The Managing Partner/CEO, Okwudili Ijezie and Co., Chief Blakey Okwudili Ijezie, has lamented the inability of some states in the country to generate revenue internally. He said instead of going to Abuja every month for revenue collection, they can generate their own revenues.
He made the remark during a press briefing heralding the forthcoming seminar on Internally Generated Revenue (IGR), billed for August 15-16, 2019, in Lagos.
The two-day seminar, he explained, is to enlighten the states on how to generate revenue for themselves, adding, “we are to review notes and make the states understand that they don’t have to go to Abuja every month but can, from their states, generate revenue internally.”
The company revealed that the seminar on IGR would be for states, ministries, corporate organisations, Nigerian Customs officers and revenue committees, among others and will focus on IGR, which most states are finding difficult to raise.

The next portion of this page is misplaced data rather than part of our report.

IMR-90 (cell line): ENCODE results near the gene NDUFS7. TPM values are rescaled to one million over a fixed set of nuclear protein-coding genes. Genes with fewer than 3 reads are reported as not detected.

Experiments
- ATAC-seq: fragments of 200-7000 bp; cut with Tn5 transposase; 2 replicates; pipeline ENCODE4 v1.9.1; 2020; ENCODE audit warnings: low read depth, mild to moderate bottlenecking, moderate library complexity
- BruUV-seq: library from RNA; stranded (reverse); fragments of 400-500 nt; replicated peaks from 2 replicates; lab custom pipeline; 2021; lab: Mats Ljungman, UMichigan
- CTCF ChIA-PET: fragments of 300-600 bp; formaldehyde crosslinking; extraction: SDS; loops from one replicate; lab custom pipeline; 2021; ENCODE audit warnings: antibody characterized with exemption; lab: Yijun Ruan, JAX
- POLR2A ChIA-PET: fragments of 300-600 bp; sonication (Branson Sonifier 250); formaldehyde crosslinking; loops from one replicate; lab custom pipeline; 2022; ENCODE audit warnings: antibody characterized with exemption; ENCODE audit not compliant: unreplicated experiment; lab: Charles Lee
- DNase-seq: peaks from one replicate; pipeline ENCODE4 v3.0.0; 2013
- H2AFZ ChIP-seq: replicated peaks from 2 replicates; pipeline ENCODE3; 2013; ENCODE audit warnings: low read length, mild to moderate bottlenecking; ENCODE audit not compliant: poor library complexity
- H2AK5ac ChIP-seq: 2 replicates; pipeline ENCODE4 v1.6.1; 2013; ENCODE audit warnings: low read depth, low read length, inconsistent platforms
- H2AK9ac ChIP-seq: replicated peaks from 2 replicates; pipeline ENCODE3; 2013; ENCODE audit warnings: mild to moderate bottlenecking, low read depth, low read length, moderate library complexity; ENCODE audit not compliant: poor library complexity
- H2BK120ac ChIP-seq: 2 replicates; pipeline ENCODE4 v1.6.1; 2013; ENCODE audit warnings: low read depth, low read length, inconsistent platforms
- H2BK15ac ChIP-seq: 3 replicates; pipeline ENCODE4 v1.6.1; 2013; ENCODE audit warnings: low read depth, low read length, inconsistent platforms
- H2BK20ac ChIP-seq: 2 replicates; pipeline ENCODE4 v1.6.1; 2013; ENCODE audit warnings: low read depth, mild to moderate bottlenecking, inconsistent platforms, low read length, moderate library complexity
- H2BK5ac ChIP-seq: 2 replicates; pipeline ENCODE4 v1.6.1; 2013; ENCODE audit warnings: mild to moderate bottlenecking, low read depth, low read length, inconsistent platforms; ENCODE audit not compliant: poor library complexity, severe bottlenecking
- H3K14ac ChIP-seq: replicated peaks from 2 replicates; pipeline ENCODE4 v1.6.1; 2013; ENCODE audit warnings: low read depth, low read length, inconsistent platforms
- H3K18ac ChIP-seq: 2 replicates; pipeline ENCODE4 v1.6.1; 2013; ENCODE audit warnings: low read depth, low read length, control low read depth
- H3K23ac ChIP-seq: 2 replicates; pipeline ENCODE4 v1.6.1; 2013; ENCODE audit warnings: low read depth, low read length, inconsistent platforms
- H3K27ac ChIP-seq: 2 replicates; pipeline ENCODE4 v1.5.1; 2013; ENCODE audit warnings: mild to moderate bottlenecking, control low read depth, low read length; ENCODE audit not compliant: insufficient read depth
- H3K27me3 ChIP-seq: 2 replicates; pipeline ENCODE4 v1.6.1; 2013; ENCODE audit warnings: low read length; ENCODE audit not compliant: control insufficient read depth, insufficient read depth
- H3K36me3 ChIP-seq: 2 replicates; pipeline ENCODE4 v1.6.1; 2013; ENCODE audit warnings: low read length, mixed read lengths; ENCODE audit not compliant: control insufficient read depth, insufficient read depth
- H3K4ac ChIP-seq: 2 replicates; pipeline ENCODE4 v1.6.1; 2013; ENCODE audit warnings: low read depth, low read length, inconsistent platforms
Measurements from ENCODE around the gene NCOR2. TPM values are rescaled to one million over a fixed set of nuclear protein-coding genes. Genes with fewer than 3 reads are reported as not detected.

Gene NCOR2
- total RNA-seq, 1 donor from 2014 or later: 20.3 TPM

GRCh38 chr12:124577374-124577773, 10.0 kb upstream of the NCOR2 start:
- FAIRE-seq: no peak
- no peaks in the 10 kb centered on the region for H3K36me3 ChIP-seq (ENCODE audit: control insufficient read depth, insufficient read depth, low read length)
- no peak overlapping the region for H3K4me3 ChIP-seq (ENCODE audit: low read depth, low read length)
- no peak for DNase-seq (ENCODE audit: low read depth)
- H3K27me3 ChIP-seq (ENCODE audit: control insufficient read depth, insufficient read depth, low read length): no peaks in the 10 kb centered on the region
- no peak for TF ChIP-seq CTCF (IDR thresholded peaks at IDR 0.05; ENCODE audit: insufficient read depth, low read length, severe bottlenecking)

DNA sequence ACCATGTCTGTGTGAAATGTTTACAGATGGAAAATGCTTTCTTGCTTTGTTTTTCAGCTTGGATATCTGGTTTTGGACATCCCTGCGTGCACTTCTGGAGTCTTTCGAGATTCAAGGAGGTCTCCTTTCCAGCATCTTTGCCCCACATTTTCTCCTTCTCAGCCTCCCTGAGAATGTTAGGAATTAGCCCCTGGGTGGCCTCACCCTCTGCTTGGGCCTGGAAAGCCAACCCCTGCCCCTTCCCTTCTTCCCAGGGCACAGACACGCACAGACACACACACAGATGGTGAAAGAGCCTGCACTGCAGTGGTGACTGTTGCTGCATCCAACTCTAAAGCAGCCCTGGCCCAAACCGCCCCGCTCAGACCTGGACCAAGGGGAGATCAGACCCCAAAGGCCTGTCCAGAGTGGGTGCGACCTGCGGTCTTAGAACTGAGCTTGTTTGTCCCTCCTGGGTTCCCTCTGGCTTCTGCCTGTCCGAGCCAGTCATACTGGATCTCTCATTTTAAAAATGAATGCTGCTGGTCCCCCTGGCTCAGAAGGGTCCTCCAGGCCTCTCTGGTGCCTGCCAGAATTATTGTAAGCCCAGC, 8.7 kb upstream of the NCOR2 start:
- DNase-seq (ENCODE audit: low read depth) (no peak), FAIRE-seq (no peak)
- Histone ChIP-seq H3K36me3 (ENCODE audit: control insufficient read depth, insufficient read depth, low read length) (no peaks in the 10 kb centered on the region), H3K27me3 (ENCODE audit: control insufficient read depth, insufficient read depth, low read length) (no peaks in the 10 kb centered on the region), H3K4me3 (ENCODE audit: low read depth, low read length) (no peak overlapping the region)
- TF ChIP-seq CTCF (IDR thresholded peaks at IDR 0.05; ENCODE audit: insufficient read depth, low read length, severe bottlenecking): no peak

He gave the example of former Lagos State Governor, Ahmed Tinubu, who never bothered about revenues even when the then President Olusegun Obasanjo denied him state allocations, saying he never bothered because he knew other ways of generating revenue.
Ijezie noted that Lagos State generates revenue through Land Use Charge through which it maintains its infrastructure, stressing that another means through which the state boosts its revenue is increase in tax net, bringing those who are not paying tax to begin to do so without necessarily increasing taxes, which in turn will not impact negatively on the masses.
According to him, there are several avenues through which the states can generate revenue.
Organisers of the seminar targeted at state governments, ministries departments in the Senate, Nigerian Customs Service and other contingencies, encouraged individuals who wish to attend to avail themselves of the opportunity.
The retired taxation expert, who lamented the economic issues confronting the country presently said through this means, the states can generate revenues and be enabled to pay the new minimum wage (N30,000).